Another Audie Murphy Western from 1961. A group of men ride into a town & proceed to rob & kill w/o abandon w/the sheriff being one of the victims & a woman kidnapped (& raped repeatedly). Enter Murphy, a newly hired deputy, thrust into a situation where a posse has to be formed to go after the killers. Murphy is not too pleased w/the motley crew assembled (the uncle of the kidnapped girl, a former military man, a bank representative sent along to recover the money, et al) but he's a professional & along w/an expert tracker, they stay within killing distance of the murderous pack. After a time, the posse members are killed off or leave so Murphy soon comes to the realization he'll have to overcome his own hang-ups to get the job done which works well since the prey they're after is more metaphoric than anything finally. W/a supporting cast consisting of John Saxon, Frank Overton, Royal Dano, Lee Van Cleef & Vic Morrow (Jennifer Jason Leigh's dad) as the head of the killing crew.
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Better-than-usual Murphy film
Marlburian3 December 2011
Warning: Spoilers
Most Audie Murphy Westerns are OK, with a basic plot and very average cast, but PFH is better than average. There were lots of familiar faces in the cast, even though I couldn't put names to all of them without checking. Two were slightly out of character: Ray Teal as a banker and John Saxon as a tenderfoot. Lee van Cleef in an early role didn't have much to do before expiring, but his villainous persona was evident.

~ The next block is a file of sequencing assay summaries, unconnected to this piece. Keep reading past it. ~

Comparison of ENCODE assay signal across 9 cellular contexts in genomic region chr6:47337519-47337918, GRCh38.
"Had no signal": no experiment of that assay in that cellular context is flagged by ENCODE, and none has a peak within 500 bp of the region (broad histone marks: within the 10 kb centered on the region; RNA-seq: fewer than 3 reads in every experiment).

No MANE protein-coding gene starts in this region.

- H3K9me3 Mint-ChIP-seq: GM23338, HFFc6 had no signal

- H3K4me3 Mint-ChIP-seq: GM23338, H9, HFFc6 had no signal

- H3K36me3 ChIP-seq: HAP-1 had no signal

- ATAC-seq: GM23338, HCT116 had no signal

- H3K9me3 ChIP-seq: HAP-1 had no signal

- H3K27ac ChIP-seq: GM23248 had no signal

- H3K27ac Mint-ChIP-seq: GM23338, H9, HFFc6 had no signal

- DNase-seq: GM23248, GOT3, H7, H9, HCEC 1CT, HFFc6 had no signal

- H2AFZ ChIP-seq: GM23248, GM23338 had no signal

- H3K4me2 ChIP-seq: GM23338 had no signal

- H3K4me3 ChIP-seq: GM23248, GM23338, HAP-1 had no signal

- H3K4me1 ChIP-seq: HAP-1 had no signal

I was impressed with the way that gunshots propelled their victims backward, in contrast to the dignified collapse so often seen in Westerns,but PFH maintained the other irritating tradition of men -in this case the posse - riding off for what was obviously a very long ride with no apparent provisions.

I've always had this slight problem with Audie in that he doesn't actually look a tough guy (yes, I do know about his fantastic war record)and Randolph Scott or Burt Lancaster would have been more authentic, judging from some of their hatchet-faced portrayals of unforgiving avengers.